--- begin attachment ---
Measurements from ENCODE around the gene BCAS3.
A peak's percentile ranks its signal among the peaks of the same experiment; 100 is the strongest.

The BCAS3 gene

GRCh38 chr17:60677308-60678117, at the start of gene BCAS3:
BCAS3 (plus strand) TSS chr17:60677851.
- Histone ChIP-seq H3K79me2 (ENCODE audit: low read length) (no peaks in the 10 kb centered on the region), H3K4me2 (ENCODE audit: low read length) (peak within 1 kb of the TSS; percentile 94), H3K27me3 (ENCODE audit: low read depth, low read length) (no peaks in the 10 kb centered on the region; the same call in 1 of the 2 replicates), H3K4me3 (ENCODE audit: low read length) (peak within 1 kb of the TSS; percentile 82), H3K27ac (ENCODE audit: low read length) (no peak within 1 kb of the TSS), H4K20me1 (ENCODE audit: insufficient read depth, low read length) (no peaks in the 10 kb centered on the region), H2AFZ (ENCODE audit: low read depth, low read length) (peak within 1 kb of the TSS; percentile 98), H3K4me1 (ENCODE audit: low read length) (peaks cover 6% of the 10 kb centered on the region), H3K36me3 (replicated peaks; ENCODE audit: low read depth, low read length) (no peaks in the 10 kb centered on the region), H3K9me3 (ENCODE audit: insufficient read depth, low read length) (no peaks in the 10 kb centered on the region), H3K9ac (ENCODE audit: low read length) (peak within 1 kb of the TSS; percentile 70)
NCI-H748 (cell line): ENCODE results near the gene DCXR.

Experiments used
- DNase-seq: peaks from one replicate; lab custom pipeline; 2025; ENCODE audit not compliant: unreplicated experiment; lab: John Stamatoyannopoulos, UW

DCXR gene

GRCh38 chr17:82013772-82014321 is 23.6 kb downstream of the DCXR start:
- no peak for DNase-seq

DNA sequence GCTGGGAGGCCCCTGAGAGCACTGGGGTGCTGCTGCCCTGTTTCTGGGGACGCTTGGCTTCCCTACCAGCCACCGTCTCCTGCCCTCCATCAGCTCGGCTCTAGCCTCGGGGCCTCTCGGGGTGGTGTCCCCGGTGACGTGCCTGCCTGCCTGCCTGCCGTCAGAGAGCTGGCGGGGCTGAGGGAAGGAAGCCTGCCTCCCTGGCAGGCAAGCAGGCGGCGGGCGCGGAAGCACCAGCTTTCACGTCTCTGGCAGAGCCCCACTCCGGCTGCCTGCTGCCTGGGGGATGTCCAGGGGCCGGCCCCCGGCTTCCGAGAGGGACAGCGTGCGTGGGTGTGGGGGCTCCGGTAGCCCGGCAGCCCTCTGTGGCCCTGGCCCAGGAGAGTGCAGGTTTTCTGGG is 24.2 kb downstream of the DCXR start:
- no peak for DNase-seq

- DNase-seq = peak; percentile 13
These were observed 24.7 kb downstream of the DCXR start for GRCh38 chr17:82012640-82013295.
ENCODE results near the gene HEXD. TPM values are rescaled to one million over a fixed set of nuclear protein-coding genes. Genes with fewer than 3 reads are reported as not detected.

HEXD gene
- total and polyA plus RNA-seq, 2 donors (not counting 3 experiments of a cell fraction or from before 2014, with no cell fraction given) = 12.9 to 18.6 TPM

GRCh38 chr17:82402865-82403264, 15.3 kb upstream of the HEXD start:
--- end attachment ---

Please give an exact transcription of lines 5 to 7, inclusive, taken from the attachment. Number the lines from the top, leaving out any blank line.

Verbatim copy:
BCAS3 (plus strand) TSS chr17:60677851.
- Histone ChIP-seq H3K79me2 (ENCODE audit: low read length) (no peaks in the 10 kb centered on the region), H3K4me2 (ENCODE audit: low read length) (peak within 1 kb of the TSS; percentile 94), H3K27me3 (ENCODE audit: low read depth, low read length) (no peaks in the 10 kb centered on the region; the same call in 1 of the 2 replicates), H3K4me3 (ENCODE audit: low read length) (peak within 1 kb of the TSS; percentile 82), H3K27ac (ENCODE audit: low read length) (no peak within 1 kb of the TSS), H4K20me1 (ENCODE audit: insufficient read depth, low read length) (no peaks in the 10 kb centered on the region), H2AFZ (ENCODE audit: low read depth, low read length) (peak within 1 kb of the TSS; percentile 98), H3K4me1 (ENCODE audit: low read length) (peaks cover 6% of the 10 kb centered on the region), H3K36me3 (replicated peaks; ENCODE audit: low read depth, low read length) (no peaks in the 10 kb centered on the region), H3K9me3 (ENCODE audit: insufficient read depth, low read length) (no peaks in the 10 kb centered on the region), H3K9ac (ENCODE audit: low read length) (peak within 1 kb of the TSS; percentile 70)
NCI-H748 (cell line): ENCODE results near the gene DCXR.